Monday, January 8, 2018

How Do You Stop Jews Stoning Jews?

Down the hill from the lovely neighborhood where I live is the world's number one hotbed of religious Jewish fanaticism: Ramat Beit Shemesh Bet, known as RBS-B. Earlier today, a religious IDF soldier was driving his car through that neighborhood when he was assailed by stones. He lost control of his car, crashed into a post, and had to be hospitalized.

It could have been worse. He could have been killed. He could have run over a child. God forbid, such a thing could happen next time. As I once wrote in a post, it may be only a matter of time before someone is killed.

What does one do about this? I've been writing about it for years, but I don't know if that's achieved anything. A number of local activists organized a rally. Maybe that will make things better, by motivating locals and authorities to take action. Maybe it will make things worse, by inciting the zealots further. I honestly don't know, and I'm not sure if anyone else knows, either.

Meanwhile, while all this was going down, I was dealing with other stone-throwing religious hooligans in Beit Shemesh. I was in my office at the Biblical Museum of Natural History, and I happened to glance at the feed from the security cameras. To my dismay, I saw three little children with long peyos, who looked no more than seven years old, throwing stones at our outdoors petting zoo. I raced outside and confronted them.

"Yeladim, would you like it if I threw stones at your house?" I asked them.

"What, is this your house?" one of them asked me in puzzlement.

They didn't appear to grasp the message, but they stopped throwing stones.

A half-hour later, we had a scheduled visit of fifty children from a local Talmud Torah from a certain sect in RBS-B. Some of these communities refuse to visit zoos, since they are open on Shabbos. We not only present a rich Torah experience, but we also provide a Shomer Shabbos, "safe" environment for them - there are no dinosaurs or other hashkafically-challenging material, we switch off all the video screens, we hide any promotional literature with pictures of women, and the female members of staff stay out of sight. Today's group even asked our guide to conceal his smartphone.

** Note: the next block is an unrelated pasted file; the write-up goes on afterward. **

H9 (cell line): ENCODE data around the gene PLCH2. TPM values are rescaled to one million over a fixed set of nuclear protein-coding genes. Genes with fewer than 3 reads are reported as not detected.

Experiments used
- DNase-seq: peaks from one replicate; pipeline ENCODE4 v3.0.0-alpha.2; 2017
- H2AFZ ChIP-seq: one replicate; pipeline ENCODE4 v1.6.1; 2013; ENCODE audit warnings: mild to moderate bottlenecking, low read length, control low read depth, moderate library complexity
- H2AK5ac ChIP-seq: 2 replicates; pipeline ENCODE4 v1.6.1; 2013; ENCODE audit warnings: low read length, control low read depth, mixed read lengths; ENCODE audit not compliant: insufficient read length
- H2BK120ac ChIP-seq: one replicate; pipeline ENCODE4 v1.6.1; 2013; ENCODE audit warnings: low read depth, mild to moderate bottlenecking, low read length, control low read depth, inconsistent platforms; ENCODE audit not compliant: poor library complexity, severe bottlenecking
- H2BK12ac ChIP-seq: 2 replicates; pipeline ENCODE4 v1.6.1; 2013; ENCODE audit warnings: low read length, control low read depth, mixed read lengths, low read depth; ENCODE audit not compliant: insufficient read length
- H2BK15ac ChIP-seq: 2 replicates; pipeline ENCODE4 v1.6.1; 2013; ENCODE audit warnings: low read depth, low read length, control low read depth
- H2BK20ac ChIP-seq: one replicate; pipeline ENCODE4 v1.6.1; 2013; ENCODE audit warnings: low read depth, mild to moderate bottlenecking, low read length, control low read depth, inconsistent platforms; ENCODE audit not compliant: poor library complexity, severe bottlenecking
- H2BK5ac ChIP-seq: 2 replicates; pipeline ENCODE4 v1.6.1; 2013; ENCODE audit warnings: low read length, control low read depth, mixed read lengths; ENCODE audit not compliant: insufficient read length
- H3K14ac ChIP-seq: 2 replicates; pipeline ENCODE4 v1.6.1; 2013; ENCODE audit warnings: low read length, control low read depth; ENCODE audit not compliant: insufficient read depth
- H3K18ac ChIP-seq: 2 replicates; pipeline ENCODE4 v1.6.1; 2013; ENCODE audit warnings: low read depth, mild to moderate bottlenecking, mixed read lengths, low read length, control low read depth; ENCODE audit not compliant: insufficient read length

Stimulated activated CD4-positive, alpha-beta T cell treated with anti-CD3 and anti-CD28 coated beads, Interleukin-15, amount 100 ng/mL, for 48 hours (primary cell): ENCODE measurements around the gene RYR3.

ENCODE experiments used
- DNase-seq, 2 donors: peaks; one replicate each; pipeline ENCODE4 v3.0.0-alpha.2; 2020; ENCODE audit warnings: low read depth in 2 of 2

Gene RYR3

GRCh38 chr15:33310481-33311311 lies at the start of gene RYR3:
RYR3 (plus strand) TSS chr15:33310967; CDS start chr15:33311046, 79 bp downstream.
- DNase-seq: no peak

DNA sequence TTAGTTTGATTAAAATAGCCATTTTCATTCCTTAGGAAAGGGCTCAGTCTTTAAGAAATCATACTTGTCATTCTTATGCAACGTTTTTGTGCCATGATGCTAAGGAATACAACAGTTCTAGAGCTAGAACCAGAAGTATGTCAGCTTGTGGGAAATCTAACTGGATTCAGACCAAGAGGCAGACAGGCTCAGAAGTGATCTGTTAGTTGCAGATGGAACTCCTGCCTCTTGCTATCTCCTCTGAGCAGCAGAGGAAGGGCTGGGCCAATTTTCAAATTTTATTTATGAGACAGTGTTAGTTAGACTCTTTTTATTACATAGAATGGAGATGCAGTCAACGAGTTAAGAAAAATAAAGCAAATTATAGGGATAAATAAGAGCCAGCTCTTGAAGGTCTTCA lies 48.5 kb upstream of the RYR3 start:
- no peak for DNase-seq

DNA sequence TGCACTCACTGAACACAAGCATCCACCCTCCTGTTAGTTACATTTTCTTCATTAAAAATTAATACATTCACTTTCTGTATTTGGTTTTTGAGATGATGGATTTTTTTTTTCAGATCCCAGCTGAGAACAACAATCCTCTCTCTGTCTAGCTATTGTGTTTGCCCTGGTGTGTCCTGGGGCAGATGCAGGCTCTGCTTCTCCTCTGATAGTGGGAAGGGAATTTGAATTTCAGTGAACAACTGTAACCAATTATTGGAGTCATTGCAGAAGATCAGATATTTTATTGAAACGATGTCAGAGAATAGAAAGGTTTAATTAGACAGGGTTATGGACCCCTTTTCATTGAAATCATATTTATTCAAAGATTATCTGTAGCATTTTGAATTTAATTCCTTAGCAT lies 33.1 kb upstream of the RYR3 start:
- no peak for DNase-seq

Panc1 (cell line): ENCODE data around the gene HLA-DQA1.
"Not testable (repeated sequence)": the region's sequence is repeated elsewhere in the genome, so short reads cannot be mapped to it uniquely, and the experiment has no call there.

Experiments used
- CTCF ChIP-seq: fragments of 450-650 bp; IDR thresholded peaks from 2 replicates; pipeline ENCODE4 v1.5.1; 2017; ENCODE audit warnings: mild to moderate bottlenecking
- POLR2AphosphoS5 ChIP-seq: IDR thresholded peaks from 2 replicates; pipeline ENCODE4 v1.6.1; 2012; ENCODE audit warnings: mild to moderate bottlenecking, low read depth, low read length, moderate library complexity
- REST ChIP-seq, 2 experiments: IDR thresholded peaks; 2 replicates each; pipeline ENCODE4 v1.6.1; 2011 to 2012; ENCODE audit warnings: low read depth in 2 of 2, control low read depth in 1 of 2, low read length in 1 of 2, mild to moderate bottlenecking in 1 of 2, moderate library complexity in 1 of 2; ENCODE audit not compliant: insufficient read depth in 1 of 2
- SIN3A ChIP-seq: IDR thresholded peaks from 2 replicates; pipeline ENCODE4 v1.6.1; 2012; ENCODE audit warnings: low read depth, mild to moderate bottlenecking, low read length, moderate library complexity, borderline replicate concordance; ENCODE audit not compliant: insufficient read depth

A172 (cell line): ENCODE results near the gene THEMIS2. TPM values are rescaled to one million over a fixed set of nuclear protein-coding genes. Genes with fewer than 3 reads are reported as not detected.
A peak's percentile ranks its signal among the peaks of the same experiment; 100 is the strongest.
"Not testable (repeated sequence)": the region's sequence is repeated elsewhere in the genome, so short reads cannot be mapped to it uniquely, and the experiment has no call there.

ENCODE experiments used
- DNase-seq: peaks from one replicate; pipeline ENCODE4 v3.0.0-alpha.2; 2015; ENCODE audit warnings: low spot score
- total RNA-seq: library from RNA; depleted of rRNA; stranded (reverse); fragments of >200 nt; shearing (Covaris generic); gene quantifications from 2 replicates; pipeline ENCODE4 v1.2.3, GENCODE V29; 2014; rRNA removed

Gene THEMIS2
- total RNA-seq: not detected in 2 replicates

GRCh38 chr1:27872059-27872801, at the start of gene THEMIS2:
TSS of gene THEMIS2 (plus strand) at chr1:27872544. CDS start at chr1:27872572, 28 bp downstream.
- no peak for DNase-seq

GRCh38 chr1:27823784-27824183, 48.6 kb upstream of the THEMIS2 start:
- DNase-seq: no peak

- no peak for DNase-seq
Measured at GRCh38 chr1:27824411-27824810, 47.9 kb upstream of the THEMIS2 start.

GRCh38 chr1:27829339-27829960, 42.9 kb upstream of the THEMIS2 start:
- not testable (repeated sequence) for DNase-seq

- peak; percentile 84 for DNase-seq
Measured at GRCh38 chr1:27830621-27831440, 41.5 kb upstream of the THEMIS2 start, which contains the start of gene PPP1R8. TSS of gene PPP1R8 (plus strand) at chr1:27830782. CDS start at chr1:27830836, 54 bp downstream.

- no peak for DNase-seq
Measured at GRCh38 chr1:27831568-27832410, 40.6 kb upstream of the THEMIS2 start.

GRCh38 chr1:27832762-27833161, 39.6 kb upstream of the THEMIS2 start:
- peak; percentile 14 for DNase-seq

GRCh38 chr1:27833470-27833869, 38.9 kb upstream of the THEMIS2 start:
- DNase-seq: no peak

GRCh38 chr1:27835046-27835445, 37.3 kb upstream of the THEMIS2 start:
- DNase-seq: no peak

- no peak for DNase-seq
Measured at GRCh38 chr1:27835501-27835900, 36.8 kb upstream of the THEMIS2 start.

We run many such tours and it's never clear to me who finds the experience more fascinating, them or us. These are children from communities that don't visit zoos, that don't have pets, and that don't watch wildlife documentaries. They have never have had any significant exposure to the natural world, and it shows in the most unexpected ways. For example, in our record-breaking exhibit of shofars from different species, we have little plastic figurines of the animals that each shofar is from. Frequently, the children ask if the figurines are real animals!

I don't guide these groups myself; we have an American-Israeli charedi-lite guide for these groups (and a chassidic guide from the Kirya Charedit for the Yiddish-speaking groups). But I often step into the main hall to watch, and to assist with the handling of exotic animals that takes place at the end of each tour. Like all Israelis, these kids are often quite unruly compared with Anglos. And within each group, as with any group, there is a spectrum of personalities - there are the adorable, sweet, polite kids, and there are the ruffians.

Sometimes I wonder if I am dealing with a kid who, ten years down the line, will be throwing rocks at soldiers and religious Zionists. But these children inevitably have a certain measure of respect for the staff of the museum, even though we are not from their communities. And we have impressed (and perhaps surprised) them with our knowledge of animals and Torah. I'm not sure if anyone outside of their communities has ever made such an impression on them before.